Saturday, January 30, 2016

Law Commission of England Consultation on Misconduct in Public Office

Earlier this month, the Law Commission of England and Wales launched a consultation on Misconduct in Public Office [all the documents at the bottom of the page]:
"Misconduct in public office is a common law offence: it is not defined in any statute. It carries a maximum sentence of life imprisonment. The offence requires that: a public officer acting as such; wilfully neglects to perform his duty and/or wilfully misconducts himself; to such a degree as to amount to an abuse of the public’s trust in the office holder; without reasonable excuse or justification. "
"Historically the offence held public officers to account for their misconduct, where there were no other adequate ways of doing so. Nowadays such misconduct will usually amount to another, narrower and better defined, criminal offence."
"The offence is widely considered to be ill-defined and has been subject to recent criticism by the government, the Court of Appeal, the press and legal academics."
(...)
"We have identified a number of problems with the offence:
  1. 'Public office' lacks clear definition yet is a critical element of the offence. This ambiguity generates significant difficulties in interpreting and applying the offence.
  2. The types of duty that may qualify someone to be a public office holder are ill-defined. Whether it is essential to prove a breach of those particular duties is also unclear from the case law.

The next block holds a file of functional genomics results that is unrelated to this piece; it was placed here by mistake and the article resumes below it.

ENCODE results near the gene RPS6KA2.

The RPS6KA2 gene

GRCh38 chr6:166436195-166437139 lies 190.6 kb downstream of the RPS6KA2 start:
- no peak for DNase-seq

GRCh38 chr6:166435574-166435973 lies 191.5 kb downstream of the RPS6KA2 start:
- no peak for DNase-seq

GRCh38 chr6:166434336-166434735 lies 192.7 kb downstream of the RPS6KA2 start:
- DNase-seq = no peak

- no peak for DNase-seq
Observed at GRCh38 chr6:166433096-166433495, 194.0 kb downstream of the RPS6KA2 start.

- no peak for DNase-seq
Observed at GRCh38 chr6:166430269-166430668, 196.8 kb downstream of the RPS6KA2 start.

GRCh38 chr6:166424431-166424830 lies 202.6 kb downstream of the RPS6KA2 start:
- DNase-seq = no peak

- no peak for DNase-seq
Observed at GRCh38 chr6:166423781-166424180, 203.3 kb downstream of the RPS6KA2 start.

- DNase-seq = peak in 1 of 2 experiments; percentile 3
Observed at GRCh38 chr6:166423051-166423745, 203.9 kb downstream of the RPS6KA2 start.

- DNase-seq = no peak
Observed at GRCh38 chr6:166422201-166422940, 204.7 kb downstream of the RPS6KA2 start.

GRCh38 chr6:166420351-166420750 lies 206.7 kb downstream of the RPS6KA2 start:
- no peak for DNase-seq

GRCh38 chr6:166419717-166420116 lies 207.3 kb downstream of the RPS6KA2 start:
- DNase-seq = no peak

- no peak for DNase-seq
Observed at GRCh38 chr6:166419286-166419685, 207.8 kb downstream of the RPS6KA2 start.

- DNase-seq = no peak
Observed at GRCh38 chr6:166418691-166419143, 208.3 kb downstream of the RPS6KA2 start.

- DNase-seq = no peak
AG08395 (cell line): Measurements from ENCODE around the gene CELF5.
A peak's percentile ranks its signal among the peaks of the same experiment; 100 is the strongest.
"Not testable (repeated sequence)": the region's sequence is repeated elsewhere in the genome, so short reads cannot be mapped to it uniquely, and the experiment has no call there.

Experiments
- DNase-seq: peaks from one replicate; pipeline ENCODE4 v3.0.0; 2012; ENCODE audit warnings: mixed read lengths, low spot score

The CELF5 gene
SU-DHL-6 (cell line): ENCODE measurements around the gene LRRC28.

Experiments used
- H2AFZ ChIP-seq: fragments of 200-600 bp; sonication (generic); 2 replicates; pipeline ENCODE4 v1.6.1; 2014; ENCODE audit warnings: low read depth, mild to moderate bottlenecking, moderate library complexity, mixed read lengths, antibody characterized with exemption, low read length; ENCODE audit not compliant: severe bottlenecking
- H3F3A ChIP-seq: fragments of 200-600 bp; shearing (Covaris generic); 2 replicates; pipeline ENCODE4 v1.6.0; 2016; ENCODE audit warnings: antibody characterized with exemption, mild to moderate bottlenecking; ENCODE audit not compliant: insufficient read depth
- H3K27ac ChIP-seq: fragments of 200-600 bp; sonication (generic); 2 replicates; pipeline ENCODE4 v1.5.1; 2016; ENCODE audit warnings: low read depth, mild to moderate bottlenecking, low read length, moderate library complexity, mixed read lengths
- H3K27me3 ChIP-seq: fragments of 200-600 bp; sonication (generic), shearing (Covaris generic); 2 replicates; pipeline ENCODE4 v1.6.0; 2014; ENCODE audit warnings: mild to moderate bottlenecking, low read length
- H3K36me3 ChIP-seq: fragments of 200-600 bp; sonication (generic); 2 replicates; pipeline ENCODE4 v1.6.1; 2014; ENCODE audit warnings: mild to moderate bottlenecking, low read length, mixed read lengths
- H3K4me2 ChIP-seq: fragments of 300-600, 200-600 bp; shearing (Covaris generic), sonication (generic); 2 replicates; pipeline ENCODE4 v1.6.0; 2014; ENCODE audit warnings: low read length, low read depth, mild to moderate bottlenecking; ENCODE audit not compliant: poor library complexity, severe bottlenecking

3. An 'abuse of the public’s trust' is crucial in acting as a threshold element of the offence, but is so vague that it is difficult for investigators, prosecutors and juries to apply.
  4. The fault element that must be proved for the offence differs depending on the circumstances. That is an unusual and unprincipled position.
  5. Although 'without reasonable excuse or justification' appears as an element of the offence, it is unclear whether it operates as a free standing defence or as a definitional element of the offence."
Appendix F of the consultation document contains international comparisons that outline the situation in Canada, Hong Kong, Australia, Scotland and a number of Caribbean countries.

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posted by Michel-Adrien at 2:41 pm

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